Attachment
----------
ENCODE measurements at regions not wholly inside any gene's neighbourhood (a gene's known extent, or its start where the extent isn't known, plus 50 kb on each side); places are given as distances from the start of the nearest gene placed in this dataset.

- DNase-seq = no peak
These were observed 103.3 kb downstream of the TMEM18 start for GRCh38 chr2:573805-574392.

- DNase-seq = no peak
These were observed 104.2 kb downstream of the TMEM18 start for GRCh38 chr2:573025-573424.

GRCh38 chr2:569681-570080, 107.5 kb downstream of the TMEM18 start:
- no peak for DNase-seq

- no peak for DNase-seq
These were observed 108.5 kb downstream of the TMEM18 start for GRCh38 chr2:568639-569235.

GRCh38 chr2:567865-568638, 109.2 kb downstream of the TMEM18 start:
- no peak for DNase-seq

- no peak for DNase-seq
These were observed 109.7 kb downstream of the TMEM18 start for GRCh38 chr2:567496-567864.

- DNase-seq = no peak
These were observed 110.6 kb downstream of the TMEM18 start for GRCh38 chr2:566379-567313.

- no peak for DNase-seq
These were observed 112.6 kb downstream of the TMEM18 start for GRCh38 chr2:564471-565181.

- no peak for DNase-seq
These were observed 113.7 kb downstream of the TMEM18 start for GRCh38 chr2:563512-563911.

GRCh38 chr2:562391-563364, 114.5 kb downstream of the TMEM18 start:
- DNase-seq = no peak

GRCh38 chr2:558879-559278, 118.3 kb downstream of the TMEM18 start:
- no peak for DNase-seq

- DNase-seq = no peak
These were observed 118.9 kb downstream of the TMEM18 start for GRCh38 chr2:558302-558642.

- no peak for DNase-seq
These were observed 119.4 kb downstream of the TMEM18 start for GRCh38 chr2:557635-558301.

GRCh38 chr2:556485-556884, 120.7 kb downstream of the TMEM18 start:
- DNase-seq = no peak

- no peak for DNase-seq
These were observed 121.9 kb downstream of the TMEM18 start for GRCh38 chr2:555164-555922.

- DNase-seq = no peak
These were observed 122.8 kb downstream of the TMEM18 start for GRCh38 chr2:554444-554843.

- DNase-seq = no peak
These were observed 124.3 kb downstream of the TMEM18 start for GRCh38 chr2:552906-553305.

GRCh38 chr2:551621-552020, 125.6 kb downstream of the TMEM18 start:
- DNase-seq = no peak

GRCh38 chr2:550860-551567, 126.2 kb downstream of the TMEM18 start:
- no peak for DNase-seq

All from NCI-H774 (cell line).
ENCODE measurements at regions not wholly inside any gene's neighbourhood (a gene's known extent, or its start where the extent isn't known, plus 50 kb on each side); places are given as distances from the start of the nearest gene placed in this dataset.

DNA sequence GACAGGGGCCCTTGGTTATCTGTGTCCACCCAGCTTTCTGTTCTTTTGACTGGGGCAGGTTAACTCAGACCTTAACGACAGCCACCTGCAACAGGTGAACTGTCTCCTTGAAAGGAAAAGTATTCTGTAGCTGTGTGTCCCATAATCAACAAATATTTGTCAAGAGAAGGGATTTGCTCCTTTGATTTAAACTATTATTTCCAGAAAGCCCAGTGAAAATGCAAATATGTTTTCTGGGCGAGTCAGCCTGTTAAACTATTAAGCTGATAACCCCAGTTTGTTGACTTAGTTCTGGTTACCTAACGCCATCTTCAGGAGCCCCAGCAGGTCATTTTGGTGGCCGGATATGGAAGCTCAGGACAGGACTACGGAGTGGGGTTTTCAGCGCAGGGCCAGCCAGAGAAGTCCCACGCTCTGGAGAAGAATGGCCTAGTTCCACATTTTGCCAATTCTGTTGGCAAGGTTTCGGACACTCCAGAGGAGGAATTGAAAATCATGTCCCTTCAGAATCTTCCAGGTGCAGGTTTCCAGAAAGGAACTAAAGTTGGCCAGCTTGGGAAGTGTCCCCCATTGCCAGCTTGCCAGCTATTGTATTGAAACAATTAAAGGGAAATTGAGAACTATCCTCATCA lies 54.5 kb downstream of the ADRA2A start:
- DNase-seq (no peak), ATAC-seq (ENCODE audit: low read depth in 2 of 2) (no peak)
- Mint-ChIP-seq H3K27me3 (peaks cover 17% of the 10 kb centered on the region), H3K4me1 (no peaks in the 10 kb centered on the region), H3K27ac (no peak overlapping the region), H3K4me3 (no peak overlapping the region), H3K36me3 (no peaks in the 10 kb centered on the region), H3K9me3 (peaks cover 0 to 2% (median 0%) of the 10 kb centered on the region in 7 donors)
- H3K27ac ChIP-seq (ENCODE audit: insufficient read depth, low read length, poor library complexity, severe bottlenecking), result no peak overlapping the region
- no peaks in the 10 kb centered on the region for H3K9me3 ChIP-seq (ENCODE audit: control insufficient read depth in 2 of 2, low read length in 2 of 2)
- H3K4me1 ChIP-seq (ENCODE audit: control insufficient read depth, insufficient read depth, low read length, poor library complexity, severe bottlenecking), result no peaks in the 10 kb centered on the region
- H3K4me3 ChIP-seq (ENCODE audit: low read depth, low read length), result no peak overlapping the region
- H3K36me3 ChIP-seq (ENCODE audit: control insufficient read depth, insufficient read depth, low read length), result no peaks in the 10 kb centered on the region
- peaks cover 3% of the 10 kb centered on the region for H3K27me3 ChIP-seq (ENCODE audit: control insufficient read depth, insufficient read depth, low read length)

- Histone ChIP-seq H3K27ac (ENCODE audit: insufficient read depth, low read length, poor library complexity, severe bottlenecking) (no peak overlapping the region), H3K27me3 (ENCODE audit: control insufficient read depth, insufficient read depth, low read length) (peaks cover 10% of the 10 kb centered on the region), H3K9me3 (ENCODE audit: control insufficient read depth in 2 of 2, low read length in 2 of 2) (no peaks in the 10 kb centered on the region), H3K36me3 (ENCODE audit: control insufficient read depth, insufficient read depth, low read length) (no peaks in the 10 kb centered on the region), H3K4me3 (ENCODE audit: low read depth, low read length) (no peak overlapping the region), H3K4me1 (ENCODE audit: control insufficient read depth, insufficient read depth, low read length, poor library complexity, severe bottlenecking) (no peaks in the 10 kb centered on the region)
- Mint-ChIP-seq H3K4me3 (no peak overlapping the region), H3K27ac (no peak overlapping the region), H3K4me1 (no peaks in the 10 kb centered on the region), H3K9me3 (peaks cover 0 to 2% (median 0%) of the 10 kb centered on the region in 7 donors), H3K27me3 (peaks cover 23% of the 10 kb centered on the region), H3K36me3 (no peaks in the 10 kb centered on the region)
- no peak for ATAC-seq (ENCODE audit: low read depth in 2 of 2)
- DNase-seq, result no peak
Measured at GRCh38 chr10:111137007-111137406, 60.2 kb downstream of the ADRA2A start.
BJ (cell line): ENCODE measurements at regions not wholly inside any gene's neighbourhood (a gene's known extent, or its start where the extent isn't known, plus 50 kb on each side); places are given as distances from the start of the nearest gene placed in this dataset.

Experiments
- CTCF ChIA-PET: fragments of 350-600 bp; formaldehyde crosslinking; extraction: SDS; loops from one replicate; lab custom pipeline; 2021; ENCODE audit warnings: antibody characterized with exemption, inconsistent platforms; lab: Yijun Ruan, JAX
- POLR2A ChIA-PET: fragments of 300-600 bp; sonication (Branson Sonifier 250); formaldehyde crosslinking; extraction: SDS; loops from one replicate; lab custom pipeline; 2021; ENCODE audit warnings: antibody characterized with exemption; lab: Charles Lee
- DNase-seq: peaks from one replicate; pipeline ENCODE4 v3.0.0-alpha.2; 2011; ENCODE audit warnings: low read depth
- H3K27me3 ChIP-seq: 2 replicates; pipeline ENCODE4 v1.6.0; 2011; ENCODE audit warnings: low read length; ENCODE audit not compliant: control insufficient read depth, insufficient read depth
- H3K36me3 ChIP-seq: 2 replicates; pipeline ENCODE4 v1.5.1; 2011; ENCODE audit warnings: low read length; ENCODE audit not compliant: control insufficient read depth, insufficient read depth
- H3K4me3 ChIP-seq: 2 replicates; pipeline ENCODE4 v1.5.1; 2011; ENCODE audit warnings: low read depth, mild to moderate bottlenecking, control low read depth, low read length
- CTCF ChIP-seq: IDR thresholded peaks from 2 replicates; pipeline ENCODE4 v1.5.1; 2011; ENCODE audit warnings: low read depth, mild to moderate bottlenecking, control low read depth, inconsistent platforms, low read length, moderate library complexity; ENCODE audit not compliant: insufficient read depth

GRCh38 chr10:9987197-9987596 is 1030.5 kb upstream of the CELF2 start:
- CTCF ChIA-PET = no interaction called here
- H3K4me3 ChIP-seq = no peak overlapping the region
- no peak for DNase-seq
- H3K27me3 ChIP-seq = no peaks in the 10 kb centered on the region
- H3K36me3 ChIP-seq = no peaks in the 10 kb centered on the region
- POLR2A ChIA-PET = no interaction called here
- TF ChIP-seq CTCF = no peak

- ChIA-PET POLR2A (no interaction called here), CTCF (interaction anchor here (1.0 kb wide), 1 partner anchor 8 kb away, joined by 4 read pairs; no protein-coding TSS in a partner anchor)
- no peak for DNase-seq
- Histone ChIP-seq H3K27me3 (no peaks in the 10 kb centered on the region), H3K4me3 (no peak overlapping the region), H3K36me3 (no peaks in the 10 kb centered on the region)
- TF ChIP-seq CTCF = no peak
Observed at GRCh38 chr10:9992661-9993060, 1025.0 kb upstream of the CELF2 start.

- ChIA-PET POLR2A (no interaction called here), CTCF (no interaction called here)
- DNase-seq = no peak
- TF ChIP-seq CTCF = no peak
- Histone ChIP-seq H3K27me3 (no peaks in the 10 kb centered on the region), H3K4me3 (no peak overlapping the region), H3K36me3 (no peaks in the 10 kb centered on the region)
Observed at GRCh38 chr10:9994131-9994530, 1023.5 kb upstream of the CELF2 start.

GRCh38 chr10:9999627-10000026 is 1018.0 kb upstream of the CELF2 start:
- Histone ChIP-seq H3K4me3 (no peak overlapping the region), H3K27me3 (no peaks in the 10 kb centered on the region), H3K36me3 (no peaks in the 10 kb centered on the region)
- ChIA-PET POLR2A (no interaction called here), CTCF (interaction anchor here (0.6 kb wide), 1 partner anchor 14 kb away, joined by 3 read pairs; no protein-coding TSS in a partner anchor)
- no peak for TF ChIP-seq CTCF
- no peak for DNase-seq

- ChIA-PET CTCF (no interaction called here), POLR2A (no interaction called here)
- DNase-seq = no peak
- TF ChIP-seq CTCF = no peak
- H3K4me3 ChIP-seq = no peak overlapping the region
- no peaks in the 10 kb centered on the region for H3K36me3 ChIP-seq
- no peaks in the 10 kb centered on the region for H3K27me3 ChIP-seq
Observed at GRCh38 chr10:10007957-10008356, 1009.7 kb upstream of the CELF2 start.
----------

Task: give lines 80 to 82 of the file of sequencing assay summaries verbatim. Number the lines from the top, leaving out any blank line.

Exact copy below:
- TF ChIP-seq CTCF = no peak
- Histone ChIP-seq H3K27me3 (no peaks in the 10 kb centered on the region), H3K4me3 (no peak overlapping the region), H3K36me3 (no peaks in the 10 kb centered on the region)
Observed at GRCh38 chr10:9994131-9994530, 1023.5 kb upstream of the CELF2 start.